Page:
I've seen a few other bag companies from the military/tactical side use modular systems where you can buy the pockets and pouches you need and put them into a larger bag. Blackhawk! does this a lot, with entire walls of Velcro loop inside to which you can attach pretty much anything from any company that comes backed with Velcro hooks. One of my favorite bags is a small shoulder bag from a different military bag company that is fully Velcro paneled inside; I've customized it the way that I actually use it with their inserts and modules, so I am getting the full use of that bag and every cubic inch inside of it.

    I doubt Tom likes Velcro. He seems to have purposefully avoided it in all his designs, probably due to the added weight and thickness but possibly also do to its unsightliness. But he could pull off some of the same things with O-rings to tie modules into compartments. Unfortunately, though, O-rings are far more limited in configuration than a wall of Velcro: any modules would have to be the same size to fit the same O-rings. With Velcro, it's possible to put any number of different sized pockets anywhere on the Velcro panel--you could put just one pocket for an iPod in exactly the right position so that you can depress the controls through the fabric of the bag and feed the headphone cord out of the zipper, but you can't do that with O-rings.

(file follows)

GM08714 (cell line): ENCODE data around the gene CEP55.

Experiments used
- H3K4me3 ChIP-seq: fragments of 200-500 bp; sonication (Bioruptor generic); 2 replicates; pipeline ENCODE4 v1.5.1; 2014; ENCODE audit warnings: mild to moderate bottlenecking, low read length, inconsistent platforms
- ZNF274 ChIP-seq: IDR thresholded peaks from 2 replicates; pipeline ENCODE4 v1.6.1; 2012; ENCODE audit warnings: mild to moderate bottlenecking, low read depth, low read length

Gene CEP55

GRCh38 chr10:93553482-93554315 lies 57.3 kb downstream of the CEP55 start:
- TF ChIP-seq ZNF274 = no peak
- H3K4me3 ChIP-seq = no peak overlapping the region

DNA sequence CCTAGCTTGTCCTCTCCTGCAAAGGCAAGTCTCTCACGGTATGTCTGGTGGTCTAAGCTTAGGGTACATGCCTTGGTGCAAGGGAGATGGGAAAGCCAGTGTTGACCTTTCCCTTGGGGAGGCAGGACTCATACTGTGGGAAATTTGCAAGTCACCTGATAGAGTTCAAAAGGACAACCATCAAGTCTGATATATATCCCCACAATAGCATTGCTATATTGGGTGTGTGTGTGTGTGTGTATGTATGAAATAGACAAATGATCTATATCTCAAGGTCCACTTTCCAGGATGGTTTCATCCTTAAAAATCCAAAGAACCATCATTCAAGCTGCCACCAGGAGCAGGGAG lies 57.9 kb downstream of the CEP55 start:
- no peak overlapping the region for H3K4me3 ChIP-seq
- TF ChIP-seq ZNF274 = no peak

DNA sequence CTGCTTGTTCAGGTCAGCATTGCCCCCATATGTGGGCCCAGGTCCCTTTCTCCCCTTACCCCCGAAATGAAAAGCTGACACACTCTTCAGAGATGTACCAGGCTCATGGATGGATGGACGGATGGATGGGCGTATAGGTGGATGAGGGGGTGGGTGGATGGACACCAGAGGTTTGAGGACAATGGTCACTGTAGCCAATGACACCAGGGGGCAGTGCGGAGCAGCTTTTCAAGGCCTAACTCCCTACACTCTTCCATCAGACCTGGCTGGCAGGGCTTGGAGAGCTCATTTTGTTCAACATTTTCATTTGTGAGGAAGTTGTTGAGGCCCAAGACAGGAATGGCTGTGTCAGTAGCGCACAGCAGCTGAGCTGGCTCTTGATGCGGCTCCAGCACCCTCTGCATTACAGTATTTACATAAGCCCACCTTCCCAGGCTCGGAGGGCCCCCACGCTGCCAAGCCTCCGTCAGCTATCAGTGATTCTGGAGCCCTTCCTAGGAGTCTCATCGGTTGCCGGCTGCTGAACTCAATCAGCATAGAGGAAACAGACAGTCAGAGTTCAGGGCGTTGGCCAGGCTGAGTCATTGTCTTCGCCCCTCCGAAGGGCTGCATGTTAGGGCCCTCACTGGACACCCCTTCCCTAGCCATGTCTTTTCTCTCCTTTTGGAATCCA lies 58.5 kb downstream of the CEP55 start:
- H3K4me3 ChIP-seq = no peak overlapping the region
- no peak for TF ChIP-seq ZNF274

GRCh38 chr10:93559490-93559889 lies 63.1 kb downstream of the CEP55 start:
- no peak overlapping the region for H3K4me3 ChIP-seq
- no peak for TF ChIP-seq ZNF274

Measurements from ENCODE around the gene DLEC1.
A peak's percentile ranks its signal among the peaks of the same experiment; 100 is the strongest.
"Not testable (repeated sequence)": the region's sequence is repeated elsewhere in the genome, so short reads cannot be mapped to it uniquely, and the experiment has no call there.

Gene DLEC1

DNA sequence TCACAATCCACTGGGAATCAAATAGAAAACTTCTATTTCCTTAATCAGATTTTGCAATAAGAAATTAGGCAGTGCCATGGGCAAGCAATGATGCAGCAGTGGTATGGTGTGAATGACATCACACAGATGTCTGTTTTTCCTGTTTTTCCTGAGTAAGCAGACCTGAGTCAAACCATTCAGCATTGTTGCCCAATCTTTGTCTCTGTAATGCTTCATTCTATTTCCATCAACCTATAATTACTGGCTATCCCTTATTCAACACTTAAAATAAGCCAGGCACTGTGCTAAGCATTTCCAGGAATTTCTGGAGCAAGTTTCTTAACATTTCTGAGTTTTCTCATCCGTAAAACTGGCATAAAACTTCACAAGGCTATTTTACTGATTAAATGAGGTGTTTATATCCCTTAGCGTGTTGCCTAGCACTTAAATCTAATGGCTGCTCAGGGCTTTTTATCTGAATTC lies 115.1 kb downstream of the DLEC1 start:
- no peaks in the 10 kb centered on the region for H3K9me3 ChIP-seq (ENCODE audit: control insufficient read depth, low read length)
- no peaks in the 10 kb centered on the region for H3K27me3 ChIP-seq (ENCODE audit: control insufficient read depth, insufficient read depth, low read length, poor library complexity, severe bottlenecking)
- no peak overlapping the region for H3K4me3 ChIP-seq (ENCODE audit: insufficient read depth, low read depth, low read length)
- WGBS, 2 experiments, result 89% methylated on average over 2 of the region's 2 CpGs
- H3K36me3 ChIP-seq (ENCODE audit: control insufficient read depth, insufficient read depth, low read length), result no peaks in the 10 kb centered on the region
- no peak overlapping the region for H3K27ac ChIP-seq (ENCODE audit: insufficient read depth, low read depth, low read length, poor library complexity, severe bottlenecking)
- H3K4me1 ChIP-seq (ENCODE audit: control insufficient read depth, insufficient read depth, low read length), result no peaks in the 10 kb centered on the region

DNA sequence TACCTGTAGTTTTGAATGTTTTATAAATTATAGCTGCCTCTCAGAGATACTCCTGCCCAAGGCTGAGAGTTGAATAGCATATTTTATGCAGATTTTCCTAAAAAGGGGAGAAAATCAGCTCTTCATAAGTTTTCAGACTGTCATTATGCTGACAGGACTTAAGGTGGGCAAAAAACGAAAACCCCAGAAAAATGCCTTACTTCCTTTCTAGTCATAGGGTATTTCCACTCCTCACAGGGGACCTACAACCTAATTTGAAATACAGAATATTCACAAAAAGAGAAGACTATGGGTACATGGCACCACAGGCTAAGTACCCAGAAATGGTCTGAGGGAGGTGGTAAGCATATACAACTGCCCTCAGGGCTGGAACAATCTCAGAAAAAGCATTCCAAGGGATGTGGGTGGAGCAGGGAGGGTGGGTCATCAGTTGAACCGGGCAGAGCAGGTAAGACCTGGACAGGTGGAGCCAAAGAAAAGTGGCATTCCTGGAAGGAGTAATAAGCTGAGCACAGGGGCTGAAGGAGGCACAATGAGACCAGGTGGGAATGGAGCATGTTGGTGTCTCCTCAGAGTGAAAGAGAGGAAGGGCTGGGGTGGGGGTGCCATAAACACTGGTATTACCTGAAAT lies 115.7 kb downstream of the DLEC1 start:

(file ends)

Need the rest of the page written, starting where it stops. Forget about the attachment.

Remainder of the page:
The other problem Tom faces is that with modules, the number of SKUs can get way out of hand. What he could do is start with modules, determine which modules become the most popular, and then purposefully dump all but the two most popular modules. But still, it divides up his labor force to deal with all these SKUs, even after the pruning. That's where Velcro would come in handy, because then the compartment becomes "open source." Customers could buy pockets and pouches from other makers to customize their bags the way they want without tying up Tom's labor force on making anything but the stuff they're best at making.
    Last edited by dchang0; 07-11-2013 at 02:19 AM.

  8. #8